The trail helps showcase Caladesi Island’s native flora and fauna, which will help grow your appreciation for this diverse ecosystem. As you walk by virgin pines and marshland, keep your eyes peeled for the abundant wildlife. Species include snowy egrets, great blue herons, and roseate spoonbills—not to mention the shy gopher tortoises.
Before heading off, get a picture of the state park’s trail system. There are several side trails where you can extend your hike if you wish.
Paddle the waterways on a kayak
One of the three major ways to reach Caladesi Island State Park is on a kayak. This will involve a paddle across the protected Saint Joseph Sound. The trip will last around 20 minutes.
As much of the park is marshland and mangroves, there’s only so much that you can reach on the Island Trail. A kayak will come in handy to explore the inaccessible sections of Caladesi Island.
The beauty of the experience is that much of the water around the island is crystal clear. This makes for a scenic ride as you meander through the shallow turquoise inlets. On the water, you’ll be in a splendid spot to see pelicans and stingrays plus shore birds and herons playing in the mangrove trees.
The best section of the park to kayak is the calmer eastern coast. Here, you’ll have access to another 3-mile trail called the Mangrove Kayak Trail.
Enjoy a relaxing picnic lunch
Halfway into your adventures through Caladesi Island State Park, you’ll have worked up quite the appetite. When it’s time for lunch, you’ll be happy to know that the park is home to a picnic area. It’s the perfect spot for taking a break and hanging with friends and family.
With a loaded picnic basket, spread out on the lawns that feature picnic tables and picnic pavilions. After lunch, the young ones can blow off some steam on the playground before you start the afternoon activities.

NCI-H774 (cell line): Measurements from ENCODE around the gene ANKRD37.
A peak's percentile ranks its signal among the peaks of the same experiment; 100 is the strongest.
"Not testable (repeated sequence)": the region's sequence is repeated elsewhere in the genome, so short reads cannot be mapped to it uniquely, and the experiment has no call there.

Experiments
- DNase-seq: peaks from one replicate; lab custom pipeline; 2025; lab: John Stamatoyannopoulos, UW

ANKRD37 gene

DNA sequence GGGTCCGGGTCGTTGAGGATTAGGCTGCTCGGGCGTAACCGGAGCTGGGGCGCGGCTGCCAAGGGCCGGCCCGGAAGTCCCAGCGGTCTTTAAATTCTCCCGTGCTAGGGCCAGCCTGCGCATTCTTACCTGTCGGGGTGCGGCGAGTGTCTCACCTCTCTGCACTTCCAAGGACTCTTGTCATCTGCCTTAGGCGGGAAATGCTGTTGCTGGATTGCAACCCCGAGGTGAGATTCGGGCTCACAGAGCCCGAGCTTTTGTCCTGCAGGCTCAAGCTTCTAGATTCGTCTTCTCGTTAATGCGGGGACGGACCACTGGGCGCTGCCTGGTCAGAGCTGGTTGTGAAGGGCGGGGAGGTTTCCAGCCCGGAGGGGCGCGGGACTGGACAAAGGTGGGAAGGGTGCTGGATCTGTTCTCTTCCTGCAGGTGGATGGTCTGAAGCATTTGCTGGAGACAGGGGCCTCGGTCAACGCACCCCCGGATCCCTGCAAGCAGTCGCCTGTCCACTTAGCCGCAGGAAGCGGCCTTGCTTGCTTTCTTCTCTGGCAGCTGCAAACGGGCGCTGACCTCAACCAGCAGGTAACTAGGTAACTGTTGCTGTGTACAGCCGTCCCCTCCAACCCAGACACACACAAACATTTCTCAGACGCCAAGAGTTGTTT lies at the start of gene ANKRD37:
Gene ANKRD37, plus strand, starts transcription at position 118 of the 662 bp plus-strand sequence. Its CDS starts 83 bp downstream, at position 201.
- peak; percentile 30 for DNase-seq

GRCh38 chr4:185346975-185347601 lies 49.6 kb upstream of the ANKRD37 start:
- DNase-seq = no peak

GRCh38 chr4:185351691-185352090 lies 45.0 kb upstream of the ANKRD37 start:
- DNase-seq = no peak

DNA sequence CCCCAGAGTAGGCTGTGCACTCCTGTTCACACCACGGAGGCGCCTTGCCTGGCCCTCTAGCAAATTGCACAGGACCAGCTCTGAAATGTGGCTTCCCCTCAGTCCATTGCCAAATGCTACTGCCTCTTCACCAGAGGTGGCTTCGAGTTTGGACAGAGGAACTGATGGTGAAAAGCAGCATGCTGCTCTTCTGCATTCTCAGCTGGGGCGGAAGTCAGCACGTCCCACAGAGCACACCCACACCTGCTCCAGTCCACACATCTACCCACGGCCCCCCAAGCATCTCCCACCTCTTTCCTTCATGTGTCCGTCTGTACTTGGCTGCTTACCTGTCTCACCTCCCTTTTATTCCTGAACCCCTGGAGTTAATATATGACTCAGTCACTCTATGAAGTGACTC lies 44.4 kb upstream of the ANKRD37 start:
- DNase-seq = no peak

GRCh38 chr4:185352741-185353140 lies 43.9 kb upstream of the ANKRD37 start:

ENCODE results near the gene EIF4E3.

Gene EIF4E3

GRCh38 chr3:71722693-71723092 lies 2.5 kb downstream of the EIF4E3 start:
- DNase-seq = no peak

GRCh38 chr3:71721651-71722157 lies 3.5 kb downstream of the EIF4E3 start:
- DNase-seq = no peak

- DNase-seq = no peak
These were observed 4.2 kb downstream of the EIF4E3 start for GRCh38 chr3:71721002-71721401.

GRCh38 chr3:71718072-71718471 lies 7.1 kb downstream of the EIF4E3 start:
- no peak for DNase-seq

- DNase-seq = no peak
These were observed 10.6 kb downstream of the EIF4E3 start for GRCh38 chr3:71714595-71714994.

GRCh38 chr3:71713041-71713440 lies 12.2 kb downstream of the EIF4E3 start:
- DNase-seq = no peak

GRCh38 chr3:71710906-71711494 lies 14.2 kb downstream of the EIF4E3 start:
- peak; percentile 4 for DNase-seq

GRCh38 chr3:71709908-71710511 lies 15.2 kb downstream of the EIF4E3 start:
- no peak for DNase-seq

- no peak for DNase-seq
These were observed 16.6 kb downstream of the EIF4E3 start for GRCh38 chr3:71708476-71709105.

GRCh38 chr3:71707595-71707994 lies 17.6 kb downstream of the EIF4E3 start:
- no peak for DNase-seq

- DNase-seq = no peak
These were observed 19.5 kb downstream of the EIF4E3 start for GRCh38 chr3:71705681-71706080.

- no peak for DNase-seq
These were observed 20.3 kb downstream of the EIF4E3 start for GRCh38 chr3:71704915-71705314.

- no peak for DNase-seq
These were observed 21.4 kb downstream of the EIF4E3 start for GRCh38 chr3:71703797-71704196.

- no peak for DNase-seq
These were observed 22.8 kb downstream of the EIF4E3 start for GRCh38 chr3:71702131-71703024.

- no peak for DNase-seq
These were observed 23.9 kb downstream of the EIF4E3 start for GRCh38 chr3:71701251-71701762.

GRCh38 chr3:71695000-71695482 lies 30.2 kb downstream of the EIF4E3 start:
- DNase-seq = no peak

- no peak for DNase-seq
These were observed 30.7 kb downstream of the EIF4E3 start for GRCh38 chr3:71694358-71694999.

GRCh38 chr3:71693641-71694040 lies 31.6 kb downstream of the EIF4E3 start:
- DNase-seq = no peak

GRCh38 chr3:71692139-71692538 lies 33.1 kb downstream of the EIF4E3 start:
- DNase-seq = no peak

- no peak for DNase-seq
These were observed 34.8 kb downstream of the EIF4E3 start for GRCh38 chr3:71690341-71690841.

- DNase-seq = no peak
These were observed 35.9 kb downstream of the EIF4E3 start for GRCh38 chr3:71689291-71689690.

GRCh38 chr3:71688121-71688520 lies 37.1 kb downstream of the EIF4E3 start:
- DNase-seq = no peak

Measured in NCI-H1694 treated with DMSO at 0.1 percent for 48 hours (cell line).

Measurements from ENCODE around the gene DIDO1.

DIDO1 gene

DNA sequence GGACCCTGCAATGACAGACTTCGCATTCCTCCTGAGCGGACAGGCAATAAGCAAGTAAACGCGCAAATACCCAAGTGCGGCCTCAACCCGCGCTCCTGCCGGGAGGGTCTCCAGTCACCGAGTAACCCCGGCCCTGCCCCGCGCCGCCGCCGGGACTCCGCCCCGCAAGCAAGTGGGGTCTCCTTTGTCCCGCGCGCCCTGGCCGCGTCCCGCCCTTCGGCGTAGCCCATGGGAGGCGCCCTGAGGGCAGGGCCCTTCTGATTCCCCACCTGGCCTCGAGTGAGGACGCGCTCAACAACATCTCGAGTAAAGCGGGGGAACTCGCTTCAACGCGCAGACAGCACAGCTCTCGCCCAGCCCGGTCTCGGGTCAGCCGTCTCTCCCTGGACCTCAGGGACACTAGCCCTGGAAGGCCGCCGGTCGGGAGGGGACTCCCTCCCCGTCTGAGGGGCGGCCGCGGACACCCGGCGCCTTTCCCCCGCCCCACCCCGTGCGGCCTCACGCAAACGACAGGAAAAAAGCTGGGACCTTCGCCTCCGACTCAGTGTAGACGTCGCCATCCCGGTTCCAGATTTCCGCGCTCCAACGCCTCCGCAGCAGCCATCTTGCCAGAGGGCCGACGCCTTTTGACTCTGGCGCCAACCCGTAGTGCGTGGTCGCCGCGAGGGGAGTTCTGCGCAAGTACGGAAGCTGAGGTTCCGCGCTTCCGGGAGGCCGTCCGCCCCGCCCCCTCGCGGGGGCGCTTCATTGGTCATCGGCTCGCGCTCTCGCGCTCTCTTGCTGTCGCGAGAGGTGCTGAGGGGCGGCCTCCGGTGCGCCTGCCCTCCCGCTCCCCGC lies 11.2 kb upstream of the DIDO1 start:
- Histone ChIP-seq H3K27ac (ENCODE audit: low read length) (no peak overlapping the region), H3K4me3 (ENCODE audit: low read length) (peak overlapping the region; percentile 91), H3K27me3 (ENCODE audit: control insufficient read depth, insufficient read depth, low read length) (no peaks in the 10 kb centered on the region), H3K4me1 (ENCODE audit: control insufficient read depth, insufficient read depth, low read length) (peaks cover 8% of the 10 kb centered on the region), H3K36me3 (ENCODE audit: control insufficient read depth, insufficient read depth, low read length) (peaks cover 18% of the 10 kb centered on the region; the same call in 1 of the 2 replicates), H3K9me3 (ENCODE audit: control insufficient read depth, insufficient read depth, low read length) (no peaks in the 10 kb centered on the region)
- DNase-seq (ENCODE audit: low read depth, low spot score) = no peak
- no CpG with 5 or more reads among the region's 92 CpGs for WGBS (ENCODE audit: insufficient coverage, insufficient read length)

If you haven’t brought any food, not to worry: The state park is home to Cafe Caladesi, which serves casual fare, from fish and chips to burgers and refreshing smoothies.
Just south of the picnic area are public amenities, including restrooms and showers that’ll come in handy after a few hours scrounging through the sand for a memorable shell.
How to get there
There are three popular ways to get to Caladesi Island State Park. These include the Caladesi Island Ferry, using a private boat, or renting a kayak. For travelers up to the task, you can also walk to the park. But keep in mind that it’s a 4-mile one-way journey from North Clearwater Beach.
The simplest way is to jump on the Caladesi Island Ferry. The trip departs from Honeymoon Island State Park and lasts for 20 minutes. The ferry runs each day, except Christmas and leaves every half an hour from 10 am until 4 pm. A round trip ferry ticket costs $16 for adults and $8 for children aged 6 to 12.
Weather permitting, an adventurous way to get to the island is on a kayak. You can rent single or double kayaks from Sail Honeymoon. The rentals last for 2 or 4 hours. It takes around 20 minutes to reach the island and the kayak trail, which starts at Dunedin Pass.
Those arriving on a private boat can make use of the island’s marina. You can rent a slip for overnight docking at $24 per night.